Snake Eyes

An eye

An eye?

Does the photograph above look like an eye to you?

Here's looking at you!

Here’s looking at you!

Does this next photograph look like some creature staring at you? Perhaps it is the head of a snake…or some other creature that might startle a predator?

Joyce's photograph of the caterpillar

Joyce’s photograph of the caterpillar

Behold the bearer of these amazing eyes and snake-head-like features. It is the caterpillar of the Tersa Sphinx Moth (Xylophanes tersa). This is the brown form; there is a green form also. The big segment with the large eyes is actually the first segment of the abdomen. When alarmed it withdraws its thorax and head into folds of skin on the front of the first abdominal segment. Thus only the caterpillar’s abdomen shows in the photograph above.

We came across this caterpillar during a recent visit to the Harris Neck Wildlife Refuge near the Georgia coast just south of Savannah. The caterpillar was crossing one of the asphalt paths in the refuge. Joyce and I, with our friend Betty, were on our way to Goose Pond to see a Common Shelduck (Tadorna tadorna) that had been reported to be there, and we did see it! It was a treat for Joyce and me, because Shelducks are not commonly seen in the Southeastern U.S.  However, Betty, who is from England, had seen many Shelducks there, where they are quite common.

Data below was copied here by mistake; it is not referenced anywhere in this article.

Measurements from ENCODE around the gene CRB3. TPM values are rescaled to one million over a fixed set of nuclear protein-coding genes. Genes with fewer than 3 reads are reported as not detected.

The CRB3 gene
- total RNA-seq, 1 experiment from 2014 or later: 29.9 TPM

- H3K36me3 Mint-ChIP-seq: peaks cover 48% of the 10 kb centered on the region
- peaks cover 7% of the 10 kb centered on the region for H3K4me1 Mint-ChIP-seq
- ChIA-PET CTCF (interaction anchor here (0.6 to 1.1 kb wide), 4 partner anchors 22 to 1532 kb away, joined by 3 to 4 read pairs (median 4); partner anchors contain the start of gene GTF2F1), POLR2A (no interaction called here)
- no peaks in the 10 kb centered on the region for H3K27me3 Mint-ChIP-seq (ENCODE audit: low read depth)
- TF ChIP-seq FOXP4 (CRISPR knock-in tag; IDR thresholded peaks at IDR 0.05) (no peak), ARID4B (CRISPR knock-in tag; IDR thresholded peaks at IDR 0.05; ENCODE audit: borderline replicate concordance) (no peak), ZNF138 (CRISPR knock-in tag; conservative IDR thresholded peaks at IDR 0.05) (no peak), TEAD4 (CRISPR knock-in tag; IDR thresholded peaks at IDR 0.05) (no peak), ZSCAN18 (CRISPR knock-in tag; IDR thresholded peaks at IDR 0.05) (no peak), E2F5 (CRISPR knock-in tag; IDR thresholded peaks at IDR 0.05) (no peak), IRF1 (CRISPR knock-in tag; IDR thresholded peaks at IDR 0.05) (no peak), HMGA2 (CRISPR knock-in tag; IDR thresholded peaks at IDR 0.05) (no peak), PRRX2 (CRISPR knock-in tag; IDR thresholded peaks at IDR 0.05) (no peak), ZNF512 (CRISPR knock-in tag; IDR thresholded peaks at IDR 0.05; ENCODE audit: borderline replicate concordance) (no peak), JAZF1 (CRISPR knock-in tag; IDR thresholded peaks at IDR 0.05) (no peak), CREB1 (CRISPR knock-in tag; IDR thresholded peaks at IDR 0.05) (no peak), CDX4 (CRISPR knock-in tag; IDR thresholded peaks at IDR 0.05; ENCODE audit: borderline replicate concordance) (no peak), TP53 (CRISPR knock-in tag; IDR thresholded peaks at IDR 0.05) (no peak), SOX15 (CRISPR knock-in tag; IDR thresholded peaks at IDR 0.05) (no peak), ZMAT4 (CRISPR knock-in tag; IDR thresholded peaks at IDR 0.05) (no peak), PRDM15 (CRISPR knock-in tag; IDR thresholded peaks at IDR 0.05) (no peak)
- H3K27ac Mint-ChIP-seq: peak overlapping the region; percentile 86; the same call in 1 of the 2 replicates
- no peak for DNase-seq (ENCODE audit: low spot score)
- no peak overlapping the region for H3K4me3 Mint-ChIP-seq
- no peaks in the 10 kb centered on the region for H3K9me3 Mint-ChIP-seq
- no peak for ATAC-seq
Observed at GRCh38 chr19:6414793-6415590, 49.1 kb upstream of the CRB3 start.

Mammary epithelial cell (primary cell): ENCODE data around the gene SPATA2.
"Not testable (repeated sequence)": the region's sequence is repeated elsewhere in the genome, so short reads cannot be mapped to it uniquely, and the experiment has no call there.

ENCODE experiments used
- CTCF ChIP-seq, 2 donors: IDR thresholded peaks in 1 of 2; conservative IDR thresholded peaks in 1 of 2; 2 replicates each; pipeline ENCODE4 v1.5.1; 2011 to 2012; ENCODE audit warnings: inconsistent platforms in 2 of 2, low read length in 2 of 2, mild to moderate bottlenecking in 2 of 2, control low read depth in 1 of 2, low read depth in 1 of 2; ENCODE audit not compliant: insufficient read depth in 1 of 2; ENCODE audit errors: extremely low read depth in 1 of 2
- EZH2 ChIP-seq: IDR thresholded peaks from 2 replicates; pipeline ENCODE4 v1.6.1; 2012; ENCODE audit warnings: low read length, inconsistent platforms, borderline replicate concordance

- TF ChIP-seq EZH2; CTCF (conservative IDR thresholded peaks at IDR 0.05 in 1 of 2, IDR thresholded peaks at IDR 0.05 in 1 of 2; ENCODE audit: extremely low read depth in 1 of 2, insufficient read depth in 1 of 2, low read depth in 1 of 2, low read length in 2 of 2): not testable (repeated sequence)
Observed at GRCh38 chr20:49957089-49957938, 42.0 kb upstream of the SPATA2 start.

I don’t have a picture of my own showing the adult Tersa Sphinx moth. However, you can see good  photographs of them at

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